In the last couple of years Canadian TV programmers have gone nuts for comedy -- specifically so-called "American-style" sitcoms. So far it hasn't really worked out too well with a lot of cancellations and even those series that continue often receiving mixed reviews. So maybe it should come as no surprise that one of the best comedies to come along on Canadian TV is out of left field -- APTN's Mohawk Girls!
The only time people aren't complaining about government regulation is when they are complaining about the lack of regulation! When Netflix speaks against regulations, they do so out of two motives. One, as a corporate entity that wants nothing to interfere with their profits. But secondly, as an American company.
Whenever assessing a TV show there's the question whether, above and beyond simple professionalism, it brings something new to the table. A fresh perspective. A revisionist idea. And every viewer has something different they prioritize: style, concept, characters. So what does Remedy bring to the TV medical drama?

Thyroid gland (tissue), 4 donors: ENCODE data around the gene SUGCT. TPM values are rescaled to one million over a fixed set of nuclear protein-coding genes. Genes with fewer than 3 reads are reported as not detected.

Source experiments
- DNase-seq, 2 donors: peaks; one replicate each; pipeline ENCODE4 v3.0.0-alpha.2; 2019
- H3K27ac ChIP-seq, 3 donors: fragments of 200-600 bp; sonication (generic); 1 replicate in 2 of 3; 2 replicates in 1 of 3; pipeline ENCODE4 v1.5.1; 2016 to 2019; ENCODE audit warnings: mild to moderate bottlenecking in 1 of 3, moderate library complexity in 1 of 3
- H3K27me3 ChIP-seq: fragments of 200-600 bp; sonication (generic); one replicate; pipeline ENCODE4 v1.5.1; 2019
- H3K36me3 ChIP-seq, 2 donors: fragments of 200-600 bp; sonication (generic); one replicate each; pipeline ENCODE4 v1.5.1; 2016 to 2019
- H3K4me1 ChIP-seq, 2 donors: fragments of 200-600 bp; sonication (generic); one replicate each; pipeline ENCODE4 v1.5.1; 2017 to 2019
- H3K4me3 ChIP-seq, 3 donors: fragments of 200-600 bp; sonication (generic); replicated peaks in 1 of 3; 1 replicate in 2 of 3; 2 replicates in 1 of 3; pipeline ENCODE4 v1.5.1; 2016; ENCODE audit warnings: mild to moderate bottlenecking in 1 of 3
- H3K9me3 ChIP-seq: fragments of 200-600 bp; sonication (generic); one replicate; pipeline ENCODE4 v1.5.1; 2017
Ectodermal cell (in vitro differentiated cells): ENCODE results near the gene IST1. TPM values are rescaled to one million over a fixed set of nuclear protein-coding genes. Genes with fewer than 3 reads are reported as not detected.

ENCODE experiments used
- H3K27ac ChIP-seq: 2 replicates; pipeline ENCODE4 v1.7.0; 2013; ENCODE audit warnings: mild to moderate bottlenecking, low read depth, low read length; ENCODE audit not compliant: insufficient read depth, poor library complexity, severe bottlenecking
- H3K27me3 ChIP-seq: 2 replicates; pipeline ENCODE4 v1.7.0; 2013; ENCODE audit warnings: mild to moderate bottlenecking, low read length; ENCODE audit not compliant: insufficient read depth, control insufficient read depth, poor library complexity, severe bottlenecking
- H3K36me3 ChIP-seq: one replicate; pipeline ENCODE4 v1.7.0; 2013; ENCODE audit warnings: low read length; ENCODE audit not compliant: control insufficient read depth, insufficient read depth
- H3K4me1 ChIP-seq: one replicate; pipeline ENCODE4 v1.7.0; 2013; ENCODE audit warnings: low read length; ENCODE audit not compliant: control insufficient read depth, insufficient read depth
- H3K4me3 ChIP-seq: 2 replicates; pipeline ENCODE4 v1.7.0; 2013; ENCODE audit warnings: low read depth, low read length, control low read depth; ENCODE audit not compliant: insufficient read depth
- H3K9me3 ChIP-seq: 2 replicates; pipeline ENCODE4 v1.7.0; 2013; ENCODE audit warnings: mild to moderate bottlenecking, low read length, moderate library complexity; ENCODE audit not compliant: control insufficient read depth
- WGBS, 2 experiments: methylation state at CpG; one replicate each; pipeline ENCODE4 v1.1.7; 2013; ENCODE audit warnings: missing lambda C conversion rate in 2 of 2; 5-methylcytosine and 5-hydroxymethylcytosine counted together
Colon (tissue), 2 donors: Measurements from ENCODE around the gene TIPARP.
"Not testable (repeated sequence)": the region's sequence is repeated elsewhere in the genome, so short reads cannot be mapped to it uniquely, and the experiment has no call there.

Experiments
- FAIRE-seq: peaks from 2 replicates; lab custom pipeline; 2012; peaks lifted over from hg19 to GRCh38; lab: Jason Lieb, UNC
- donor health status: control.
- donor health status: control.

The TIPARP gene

A "crossover" is when characters from one series/property appear in an unrelated series/property. In comic books, the "shared universe" idea is so intrinsic, characters regularly guest star in each other's magazines. There are different reasons for doing a TV crossover. The first is just for the fun of it.
There was a time when you could declare a Canadian TV season if two series were airing around the same time. And a "hit" season if people had actually heard of one of them. And then along comes Played -- CTV's crime-drama about undercover cops that premieres Thursday, Oct. 3rd. Here's the best part: it's actually quite good.